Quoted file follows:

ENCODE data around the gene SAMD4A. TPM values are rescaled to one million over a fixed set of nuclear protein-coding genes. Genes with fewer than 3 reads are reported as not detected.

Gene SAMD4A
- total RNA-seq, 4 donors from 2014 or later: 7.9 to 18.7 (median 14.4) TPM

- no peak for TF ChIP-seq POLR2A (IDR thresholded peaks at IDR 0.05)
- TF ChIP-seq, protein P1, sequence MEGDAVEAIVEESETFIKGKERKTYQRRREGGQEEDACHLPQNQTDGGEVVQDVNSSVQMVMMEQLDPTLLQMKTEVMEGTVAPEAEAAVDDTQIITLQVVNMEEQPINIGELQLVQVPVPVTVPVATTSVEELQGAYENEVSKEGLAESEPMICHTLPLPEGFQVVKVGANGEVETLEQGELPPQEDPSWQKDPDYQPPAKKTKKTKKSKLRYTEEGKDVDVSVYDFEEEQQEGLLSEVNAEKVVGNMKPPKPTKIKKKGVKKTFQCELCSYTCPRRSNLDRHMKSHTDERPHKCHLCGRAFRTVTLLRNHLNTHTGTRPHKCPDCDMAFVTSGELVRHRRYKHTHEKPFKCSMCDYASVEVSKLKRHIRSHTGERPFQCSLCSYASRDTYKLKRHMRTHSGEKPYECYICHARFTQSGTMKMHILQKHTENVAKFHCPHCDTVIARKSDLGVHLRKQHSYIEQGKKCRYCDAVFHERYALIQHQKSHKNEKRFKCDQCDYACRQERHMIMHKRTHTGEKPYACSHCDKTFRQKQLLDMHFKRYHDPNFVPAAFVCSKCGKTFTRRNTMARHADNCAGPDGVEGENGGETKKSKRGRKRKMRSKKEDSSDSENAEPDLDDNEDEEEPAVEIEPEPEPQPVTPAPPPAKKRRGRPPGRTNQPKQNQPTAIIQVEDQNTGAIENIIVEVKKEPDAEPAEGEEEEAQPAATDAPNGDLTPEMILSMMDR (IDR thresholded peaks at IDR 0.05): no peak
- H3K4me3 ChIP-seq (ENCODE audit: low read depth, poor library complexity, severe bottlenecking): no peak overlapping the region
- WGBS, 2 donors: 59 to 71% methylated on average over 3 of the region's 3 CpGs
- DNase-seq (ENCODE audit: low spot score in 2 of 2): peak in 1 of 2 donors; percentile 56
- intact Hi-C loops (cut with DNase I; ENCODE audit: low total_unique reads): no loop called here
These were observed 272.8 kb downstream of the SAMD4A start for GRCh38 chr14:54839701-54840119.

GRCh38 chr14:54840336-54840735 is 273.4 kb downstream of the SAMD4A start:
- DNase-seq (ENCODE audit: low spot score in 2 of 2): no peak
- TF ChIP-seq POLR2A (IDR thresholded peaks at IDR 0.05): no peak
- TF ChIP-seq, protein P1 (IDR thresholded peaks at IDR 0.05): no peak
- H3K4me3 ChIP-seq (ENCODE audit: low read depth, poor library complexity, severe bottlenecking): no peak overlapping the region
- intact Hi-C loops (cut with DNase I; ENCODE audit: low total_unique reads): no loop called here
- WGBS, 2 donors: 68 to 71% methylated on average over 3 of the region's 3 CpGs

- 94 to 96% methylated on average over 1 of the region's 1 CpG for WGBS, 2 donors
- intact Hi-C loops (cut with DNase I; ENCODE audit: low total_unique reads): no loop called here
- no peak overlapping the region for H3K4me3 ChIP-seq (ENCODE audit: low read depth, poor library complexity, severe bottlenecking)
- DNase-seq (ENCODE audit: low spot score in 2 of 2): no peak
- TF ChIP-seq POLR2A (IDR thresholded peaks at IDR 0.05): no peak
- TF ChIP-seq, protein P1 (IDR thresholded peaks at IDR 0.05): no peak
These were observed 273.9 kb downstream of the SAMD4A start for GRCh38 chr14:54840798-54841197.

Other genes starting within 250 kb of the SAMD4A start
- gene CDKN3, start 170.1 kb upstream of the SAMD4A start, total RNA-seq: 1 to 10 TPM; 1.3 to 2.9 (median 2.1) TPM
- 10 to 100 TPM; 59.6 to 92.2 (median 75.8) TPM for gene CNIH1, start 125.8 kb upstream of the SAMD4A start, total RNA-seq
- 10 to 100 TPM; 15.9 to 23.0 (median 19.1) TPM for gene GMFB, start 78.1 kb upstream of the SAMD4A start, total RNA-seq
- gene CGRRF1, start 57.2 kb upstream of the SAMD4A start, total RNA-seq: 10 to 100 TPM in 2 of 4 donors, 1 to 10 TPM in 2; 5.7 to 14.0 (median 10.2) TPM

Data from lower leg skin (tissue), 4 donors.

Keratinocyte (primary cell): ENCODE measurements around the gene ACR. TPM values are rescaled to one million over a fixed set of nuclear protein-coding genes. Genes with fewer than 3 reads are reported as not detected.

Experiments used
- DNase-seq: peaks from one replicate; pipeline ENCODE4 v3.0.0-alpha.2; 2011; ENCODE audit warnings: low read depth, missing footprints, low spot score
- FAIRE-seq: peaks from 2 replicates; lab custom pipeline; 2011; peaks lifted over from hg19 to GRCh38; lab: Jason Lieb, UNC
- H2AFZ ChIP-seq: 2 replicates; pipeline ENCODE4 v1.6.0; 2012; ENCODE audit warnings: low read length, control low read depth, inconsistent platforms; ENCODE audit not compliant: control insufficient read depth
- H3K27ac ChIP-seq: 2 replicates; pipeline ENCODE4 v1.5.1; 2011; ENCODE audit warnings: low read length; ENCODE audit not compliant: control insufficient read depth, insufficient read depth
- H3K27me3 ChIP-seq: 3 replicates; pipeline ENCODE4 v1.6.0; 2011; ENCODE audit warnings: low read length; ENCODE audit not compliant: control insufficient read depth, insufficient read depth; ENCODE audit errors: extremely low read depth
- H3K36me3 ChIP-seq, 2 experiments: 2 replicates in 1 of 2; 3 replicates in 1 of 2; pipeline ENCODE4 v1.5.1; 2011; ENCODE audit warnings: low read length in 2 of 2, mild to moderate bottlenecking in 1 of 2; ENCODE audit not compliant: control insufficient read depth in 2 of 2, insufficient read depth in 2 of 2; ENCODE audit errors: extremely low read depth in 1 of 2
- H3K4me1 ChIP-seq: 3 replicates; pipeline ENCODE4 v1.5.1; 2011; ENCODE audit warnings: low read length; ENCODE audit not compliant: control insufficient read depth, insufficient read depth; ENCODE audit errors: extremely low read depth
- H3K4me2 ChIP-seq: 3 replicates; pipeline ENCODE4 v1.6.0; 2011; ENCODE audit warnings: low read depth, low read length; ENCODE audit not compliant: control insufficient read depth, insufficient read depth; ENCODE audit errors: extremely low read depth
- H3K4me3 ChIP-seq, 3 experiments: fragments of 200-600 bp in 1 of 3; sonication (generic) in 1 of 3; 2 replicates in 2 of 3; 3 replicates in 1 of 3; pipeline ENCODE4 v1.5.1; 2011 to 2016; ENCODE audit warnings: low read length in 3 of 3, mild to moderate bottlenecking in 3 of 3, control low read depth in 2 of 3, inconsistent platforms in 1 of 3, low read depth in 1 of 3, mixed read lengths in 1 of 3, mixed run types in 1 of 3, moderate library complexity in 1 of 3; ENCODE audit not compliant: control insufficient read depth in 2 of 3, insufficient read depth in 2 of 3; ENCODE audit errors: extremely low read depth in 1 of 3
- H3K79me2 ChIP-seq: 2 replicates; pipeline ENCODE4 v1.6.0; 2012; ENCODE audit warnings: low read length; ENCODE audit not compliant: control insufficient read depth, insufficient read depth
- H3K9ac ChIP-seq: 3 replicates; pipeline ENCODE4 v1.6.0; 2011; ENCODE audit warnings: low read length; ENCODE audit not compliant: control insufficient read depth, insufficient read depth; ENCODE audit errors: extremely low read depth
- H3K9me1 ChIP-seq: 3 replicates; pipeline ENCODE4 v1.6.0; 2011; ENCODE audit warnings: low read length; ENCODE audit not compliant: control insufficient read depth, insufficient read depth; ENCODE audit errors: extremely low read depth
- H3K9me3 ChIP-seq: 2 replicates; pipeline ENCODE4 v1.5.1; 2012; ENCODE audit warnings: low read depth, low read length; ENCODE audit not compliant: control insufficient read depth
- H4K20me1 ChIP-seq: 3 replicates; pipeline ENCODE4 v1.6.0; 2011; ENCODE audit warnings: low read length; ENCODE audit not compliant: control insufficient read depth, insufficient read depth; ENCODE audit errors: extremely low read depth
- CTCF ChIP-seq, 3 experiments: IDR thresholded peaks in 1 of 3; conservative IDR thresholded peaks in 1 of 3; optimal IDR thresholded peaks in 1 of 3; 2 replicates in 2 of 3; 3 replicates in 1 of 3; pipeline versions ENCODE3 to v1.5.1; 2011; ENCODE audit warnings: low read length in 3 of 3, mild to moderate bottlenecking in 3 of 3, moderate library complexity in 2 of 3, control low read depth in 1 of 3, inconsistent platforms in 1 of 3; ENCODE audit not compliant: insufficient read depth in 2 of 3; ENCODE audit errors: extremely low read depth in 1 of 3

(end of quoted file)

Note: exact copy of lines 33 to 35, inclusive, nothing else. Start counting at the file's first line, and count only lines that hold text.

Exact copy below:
- DNase-seq: peaks from one replicate; pipeline ENCODE4 v3.0.0-alpha.2; 2011; ENCODE audit warnings: low read depth, missing footprints, low spot score
- FAIRE-seq: peaks from 2 replicates; lab custom pipeline; 2011; peaks lifted over from hg19 to GRCh38; lab: Jason Lieb, UNC
- H2AFZ ChIP-seq: 2 replicates; pipeline ENCODE4 v1.6.0; 2012; ENCODE audit warnings: low read length, control low read depth, inconsistent platforms; ENCODE audit not compliant: control insufficient read depth